Every year, school leaders find themselves in a position of creating an academic plan or, as some may call it, a strategic plan. Academic plans are meant to guide the important work of the leader and teachers within their schools or districts. Often they focus on areas of growth such as literacy or math (or maths for those of you in Australia and the UK), and other times they focus on developing more authentic teacher teams.
Hattie (2023) has often said, that we as educators need to focus on two areas, which are:
Those questions help guide DeWitt’s coaching work.
Unfortunately, many academic plans are created in isolation by the leader without their teachers being involved, and are not always intentional enough when it comes to the why and how of getting the work done. Additionally, there are occasions where the plan is created but sits in a document folder on the computer or is stored somewhere deep in the cloud never to be seen again.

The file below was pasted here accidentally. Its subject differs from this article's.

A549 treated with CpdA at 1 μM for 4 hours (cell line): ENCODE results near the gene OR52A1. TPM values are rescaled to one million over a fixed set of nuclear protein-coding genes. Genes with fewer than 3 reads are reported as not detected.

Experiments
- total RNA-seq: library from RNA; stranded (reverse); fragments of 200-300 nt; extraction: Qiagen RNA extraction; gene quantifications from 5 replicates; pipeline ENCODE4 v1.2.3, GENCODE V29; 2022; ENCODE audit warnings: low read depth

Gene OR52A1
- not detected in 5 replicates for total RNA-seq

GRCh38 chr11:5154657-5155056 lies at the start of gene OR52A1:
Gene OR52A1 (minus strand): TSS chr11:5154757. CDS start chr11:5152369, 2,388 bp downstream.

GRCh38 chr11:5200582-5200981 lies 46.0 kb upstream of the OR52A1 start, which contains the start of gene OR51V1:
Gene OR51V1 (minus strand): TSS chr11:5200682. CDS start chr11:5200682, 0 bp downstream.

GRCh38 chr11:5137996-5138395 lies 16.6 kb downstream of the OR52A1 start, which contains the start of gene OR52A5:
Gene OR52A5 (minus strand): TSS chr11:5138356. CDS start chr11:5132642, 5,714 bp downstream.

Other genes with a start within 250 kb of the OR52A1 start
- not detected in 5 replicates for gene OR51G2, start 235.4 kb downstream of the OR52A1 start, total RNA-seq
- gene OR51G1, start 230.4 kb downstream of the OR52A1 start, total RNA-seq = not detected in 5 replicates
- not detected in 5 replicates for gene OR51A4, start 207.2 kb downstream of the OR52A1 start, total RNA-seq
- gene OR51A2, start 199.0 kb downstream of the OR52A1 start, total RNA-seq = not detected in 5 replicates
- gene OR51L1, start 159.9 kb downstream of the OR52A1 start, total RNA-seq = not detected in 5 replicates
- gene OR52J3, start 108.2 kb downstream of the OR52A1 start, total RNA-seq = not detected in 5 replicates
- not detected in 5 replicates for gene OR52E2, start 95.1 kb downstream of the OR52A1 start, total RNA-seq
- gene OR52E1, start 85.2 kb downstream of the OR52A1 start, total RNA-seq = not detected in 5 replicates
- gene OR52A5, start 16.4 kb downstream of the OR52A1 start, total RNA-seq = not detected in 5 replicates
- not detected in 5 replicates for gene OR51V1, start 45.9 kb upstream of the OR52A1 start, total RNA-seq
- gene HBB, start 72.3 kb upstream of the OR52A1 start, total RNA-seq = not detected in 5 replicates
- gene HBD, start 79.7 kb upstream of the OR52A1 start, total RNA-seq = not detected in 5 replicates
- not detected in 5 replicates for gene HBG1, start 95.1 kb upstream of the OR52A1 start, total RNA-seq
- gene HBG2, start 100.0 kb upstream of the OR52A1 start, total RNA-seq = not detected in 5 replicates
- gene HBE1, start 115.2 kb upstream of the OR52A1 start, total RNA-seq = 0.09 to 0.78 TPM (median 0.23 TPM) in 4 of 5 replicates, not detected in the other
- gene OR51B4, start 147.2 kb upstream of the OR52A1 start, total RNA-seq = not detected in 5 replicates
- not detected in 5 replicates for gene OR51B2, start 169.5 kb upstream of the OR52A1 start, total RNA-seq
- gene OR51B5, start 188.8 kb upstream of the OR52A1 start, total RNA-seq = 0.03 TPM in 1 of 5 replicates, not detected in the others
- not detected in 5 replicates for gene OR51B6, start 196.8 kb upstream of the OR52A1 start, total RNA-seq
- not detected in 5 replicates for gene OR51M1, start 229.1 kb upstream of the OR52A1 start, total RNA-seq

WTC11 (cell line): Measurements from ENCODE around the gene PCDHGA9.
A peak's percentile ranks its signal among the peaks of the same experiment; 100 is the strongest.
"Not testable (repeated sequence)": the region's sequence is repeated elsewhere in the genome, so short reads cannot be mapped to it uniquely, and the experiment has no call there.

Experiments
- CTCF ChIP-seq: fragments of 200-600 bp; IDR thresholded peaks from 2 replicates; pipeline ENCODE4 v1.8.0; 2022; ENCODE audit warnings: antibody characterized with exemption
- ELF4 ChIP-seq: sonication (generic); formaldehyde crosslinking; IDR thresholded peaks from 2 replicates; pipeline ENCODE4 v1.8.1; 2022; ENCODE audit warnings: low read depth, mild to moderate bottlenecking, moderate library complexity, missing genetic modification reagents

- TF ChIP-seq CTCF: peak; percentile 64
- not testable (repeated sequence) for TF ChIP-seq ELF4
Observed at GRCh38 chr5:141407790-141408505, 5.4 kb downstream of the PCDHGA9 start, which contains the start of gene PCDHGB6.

Additionally, what DeWitt has found time and time again is that the plan looks good on paper but often lacks the comprehensive understanding of providing the professional learning necessary to ensure that the plan is successful. This is where collaborative inquiry coaching with Peter comes into the occasion.
In DeWitt’s year-long (monthly hybrid) leadership coaching work, he uses a collaborative inquiry approach. Collaborative inquiry has been around for a long time, and there are varying components.
DeWitt uses four components, which are developing a Problem of Practice, focusing on Implementation, gathering Evidence of Impact, and Reflecting and Defining Next Steps. In the section below, each component is defined, and you will find Google links to documents he uses through the process to collect responses, and plan learning moves for each leader and/or their team.
Problem of Practice
Bernhardt (2018) states that there are 4 types of evidence we should consider collecting to understand impact. Those are:
Reflection and Next Steps
DeWitt always co-constructs success criteria with those he coaches (click here for a YouTube video on the topic), and coaching sessions often focus on social-emotional learning because leadership is a complicated and nuanced job, and academic learning, which is where the collaborative inquiry cycle helps DeWitt and leaders stay focused.
If you're interested in a year-long hybrid coaching relationship with Peter DeWitt, Ed.D. please contact him directly through this website.